They weren’t so sure, these numbers people. They were there – at their meeting – and very quiet as I introduced ReimagineArt, my team, their project, the set-up: five groups, five stations, five instructors, five featured artists, five maxims. They dutifully dispersed to their assigned stations, white-knuckling the stems of their wine glasses held closely to their chests like some sort of force field protecting them from what may befall. They had to be there – their boss was there.
To be fair they were polite, professional, and smart enough to know that there was no gracious exit and had, for the most part, determined long ago that the tidy blank squares on a graph were preferable to the intimidating blank expanse of a white canvas.
Welcome to art class, accountants!
It could have been the wine but more likely the inviting, understanding, and judgment-free environment created by ReimagineArt that put those at ease who could think of nothing worse than being asked to create art alongside co-workers. I see it and feel it every time – the resistance, the fear – then the emerging curiosity and openness as bound-up creativity breaks loose under the skillful guidance of our art facilitators.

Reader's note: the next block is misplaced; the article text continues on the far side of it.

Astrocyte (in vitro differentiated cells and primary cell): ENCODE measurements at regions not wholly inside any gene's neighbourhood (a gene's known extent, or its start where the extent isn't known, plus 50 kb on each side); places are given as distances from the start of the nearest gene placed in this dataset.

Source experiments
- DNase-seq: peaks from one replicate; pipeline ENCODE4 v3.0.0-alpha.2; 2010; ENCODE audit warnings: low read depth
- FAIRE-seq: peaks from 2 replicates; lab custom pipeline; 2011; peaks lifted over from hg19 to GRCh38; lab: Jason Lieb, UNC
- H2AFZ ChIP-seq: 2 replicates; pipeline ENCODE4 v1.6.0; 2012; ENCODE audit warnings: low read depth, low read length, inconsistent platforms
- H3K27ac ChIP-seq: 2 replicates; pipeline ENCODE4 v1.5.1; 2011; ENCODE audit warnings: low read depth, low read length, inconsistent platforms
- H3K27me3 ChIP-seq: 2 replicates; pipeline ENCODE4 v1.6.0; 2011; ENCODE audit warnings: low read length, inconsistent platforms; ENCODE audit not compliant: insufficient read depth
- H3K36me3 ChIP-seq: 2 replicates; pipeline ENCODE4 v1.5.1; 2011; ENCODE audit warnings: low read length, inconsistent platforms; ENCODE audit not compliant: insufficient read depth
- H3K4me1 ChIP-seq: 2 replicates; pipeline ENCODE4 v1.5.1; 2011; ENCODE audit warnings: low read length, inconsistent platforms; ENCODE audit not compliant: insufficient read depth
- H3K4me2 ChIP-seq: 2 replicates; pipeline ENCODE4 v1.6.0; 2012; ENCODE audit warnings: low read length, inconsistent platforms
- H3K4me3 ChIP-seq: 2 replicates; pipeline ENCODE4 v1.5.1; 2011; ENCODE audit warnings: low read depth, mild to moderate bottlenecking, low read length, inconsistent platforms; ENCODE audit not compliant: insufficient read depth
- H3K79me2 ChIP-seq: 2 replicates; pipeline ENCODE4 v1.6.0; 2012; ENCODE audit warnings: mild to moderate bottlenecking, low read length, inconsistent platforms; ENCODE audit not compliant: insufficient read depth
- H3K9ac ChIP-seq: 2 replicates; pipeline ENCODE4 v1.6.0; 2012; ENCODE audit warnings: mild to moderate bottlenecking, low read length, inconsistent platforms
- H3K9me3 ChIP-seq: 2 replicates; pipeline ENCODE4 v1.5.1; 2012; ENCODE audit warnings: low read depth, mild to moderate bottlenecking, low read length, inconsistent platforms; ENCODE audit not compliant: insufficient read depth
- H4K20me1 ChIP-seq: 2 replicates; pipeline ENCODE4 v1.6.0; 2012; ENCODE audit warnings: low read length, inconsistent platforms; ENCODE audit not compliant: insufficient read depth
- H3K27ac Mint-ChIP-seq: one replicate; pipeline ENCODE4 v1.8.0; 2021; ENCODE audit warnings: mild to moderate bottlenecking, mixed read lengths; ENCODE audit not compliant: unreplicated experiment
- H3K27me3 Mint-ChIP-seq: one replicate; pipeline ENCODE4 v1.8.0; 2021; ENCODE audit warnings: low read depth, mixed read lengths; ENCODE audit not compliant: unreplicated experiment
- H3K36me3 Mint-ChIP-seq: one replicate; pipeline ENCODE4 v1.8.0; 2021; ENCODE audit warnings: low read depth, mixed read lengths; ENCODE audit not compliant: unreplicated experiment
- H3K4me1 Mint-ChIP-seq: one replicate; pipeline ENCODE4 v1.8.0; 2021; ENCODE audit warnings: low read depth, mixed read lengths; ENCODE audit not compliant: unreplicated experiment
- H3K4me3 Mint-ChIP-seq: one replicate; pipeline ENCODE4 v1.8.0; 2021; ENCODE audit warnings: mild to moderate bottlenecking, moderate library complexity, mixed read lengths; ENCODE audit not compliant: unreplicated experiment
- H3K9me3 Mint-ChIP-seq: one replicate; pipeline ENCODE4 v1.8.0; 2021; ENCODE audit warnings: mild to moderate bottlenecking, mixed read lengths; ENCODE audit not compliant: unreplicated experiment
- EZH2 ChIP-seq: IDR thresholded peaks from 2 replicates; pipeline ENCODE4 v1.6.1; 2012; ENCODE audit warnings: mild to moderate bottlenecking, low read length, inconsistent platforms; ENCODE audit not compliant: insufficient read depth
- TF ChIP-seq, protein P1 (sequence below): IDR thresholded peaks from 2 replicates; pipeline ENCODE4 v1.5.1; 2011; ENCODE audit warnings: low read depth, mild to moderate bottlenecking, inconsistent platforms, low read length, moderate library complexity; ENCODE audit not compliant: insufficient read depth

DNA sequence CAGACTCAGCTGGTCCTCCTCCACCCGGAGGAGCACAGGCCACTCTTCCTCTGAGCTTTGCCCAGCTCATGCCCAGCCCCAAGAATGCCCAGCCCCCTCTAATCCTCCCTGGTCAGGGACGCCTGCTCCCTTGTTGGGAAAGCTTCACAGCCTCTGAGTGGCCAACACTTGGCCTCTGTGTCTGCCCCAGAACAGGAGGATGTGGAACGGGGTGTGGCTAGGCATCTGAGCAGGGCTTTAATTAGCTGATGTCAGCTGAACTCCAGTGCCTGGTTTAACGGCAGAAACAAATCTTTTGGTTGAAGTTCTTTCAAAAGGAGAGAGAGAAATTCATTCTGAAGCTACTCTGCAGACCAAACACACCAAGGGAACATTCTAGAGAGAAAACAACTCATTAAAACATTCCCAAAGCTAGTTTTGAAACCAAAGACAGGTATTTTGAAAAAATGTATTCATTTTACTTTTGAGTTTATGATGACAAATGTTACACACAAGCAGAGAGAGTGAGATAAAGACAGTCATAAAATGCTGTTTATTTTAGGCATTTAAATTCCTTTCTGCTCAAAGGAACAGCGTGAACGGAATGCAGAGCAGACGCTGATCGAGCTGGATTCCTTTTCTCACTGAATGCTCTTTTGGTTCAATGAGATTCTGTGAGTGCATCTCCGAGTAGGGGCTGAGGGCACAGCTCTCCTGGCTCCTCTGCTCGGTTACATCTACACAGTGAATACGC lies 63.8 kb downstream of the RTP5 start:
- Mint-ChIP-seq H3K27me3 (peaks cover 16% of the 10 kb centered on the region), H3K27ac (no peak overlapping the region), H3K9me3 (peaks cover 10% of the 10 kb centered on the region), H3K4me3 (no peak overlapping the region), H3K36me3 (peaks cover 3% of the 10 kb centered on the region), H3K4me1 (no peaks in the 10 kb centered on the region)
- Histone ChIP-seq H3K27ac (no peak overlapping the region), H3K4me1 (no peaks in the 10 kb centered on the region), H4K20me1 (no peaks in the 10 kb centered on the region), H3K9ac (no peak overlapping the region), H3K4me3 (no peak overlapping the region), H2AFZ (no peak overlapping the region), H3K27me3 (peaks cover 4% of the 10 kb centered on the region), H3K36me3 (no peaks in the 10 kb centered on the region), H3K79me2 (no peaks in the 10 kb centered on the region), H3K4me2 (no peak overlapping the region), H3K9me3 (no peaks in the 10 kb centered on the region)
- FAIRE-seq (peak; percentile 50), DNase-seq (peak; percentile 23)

Predictably, logic-oriented participants tend to choose low numbers on our BEFORE survey to describe how they felt about the idea of creating art alongside co-workers: “Art is not my forte,” then high numbers to describe how they felt about creating art alongside co-workers AFTER their art experience: “Great teamwork experience and fun!” Myth busted!
They ended their session with five original co-created works of art – stunning art, I might add, and they agreed. When I checked in with the manager about hanging the works with thumbtacks in their team room he asserted: “Oh no, we won’t be using thumb tacks,” – my heart sank – “These are too good for thumb tacks. I want them framed.” Happy dance!
In our post-event debrief, the manager enthused: “We will use this experience to help us work through an upcoming challenge in our department. We have been tasked with developing a corporate-wide system that’s never been done before and the team is not sure how we are going to do it. I will remind them about how we started the art project not knowing what we were doing and unsure of the outcome, but followed a method that resulted in something beautiful. We can use the same step-by-step method that we used to create the art to work through our professional challenge.”
ReimagineArt at it’s best.